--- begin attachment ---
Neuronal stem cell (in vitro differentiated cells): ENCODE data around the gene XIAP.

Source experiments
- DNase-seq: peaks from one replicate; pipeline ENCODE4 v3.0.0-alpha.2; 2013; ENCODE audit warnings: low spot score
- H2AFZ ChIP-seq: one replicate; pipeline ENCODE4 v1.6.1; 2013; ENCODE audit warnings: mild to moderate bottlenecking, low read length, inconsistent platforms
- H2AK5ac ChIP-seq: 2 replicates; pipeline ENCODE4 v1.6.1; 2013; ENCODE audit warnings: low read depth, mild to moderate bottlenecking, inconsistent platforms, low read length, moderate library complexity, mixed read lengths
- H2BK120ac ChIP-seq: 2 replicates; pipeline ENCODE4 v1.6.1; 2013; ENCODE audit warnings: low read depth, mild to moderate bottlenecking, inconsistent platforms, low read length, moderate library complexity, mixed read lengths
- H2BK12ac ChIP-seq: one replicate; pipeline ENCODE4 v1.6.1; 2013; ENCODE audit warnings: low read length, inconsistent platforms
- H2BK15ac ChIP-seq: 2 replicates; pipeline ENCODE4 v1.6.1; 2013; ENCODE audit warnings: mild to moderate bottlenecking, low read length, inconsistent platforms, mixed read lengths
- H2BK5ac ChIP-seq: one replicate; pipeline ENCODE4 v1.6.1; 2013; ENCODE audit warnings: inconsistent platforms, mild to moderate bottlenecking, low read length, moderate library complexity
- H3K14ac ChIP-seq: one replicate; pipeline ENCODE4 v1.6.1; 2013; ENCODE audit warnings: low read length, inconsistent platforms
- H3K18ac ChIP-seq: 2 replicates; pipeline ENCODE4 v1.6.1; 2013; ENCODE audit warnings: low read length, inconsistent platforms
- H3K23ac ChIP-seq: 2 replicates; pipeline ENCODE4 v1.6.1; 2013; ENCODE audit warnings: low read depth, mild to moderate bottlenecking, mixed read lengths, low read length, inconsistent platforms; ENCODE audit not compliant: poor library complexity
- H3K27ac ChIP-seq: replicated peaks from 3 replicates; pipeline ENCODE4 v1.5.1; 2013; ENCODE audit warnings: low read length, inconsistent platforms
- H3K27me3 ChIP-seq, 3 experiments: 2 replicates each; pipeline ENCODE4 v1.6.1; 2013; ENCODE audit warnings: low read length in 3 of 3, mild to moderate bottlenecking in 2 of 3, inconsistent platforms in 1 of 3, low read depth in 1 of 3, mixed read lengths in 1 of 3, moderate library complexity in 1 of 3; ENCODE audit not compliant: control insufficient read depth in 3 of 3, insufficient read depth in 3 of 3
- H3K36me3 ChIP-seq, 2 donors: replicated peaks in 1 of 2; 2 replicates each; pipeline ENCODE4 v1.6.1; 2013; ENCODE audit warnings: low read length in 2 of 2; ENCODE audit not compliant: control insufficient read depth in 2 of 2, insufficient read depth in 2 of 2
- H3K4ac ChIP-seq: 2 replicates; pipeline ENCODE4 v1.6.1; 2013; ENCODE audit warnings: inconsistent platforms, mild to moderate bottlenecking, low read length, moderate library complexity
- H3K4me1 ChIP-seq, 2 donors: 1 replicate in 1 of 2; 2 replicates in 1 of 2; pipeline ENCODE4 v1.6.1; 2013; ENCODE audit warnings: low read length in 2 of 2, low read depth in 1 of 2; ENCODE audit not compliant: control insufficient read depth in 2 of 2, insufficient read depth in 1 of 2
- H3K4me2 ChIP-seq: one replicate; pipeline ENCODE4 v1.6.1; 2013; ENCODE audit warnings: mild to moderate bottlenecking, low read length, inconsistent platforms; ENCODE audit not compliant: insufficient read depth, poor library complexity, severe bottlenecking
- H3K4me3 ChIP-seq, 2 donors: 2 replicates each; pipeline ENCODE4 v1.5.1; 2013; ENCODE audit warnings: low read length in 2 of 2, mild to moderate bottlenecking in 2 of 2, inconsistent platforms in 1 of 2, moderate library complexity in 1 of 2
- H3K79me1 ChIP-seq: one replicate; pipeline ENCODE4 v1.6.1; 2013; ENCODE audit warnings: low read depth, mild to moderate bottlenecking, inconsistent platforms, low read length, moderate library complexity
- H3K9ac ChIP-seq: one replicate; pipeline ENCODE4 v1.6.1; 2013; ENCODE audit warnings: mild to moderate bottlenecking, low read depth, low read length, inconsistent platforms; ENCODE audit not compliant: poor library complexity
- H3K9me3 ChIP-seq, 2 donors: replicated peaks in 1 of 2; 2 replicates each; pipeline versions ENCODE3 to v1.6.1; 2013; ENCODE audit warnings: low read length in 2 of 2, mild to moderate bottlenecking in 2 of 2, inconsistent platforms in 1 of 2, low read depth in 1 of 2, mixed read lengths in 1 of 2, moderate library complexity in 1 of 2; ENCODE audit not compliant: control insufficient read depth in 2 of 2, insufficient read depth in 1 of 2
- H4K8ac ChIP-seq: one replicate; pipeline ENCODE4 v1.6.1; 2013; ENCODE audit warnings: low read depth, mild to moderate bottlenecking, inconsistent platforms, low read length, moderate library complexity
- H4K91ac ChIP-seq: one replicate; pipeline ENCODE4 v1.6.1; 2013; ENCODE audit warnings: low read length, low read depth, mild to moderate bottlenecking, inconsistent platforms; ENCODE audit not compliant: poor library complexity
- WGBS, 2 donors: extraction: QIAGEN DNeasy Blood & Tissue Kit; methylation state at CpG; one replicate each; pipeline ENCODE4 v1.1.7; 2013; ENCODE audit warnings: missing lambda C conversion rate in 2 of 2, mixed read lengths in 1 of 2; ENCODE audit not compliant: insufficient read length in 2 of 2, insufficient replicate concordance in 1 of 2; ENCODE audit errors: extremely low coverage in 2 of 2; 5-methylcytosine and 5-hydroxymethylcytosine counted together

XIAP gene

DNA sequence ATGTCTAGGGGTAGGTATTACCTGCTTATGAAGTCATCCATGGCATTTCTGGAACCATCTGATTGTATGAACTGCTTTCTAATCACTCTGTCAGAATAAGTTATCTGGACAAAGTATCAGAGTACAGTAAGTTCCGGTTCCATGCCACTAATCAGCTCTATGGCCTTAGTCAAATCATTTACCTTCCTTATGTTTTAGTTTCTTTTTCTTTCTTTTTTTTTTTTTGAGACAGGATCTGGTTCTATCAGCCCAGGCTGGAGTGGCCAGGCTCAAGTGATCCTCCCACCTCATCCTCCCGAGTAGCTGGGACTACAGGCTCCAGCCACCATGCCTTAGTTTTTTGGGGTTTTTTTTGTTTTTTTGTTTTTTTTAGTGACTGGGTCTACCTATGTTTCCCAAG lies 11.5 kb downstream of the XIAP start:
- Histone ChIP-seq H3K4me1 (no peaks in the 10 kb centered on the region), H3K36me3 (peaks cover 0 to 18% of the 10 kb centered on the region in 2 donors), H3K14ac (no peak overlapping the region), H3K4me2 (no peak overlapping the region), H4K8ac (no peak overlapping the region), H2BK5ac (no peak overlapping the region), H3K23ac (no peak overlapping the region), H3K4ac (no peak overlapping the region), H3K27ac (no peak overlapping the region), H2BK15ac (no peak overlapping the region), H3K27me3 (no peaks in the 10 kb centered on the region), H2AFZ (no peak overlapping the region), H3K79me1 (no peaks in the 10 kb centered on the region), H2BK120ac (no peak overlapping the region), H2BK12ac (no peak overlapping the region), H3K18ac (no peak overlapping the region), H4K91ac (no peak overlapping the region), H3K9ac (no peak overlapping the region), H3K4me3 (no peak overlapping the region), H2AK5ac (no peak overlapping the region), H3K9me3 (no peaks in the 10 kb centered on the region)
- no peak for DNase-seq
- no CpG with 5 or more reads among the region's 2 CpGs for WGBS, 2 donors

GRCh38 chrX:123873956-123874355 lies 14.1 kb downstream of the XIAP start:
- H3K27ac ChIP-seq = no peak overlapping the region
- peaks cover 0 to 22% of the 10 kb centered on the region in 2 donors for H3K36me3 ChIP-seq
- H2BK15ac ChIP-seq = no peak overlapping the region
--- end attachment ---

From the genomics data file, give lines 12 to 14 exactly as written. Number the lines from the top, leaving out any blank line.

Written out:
- H3K23ac ChIP-seq: 2 replicates; pipeline ENCODE4 v1.6.1; 2013; ENCODE audit warnings: low read depth, mild to moderate bottlenecking, mixed read lengths, low read length, inconsistent platforms; ENCODE audit not compliant: poor library complexity
- H3K27ac ChIP-seq: replicated peaks from 3 replicates; pipeline ENCODE4 v1.5.1; 2013; ENCODE audit warnings: low read length, inconsistent platforms
- H3K27me3 ChIP-seq, 3 experiments: 2 replicates each; pipeline ENCODE4 v1.6.1; 2013; ENCODE audit warnings: low read length in 3 of 3, mild to moderate bottlenecking in 2 of 3, inconsistent platforms in 1 of 3, low read depth in 1 of 3, mixed read lengths in 1 of 3, moderate library complexity in 1 of 3; ENCODE audit not compliant: control insufficient read depth in 3 of 3, insufficient read depth in 3 of 3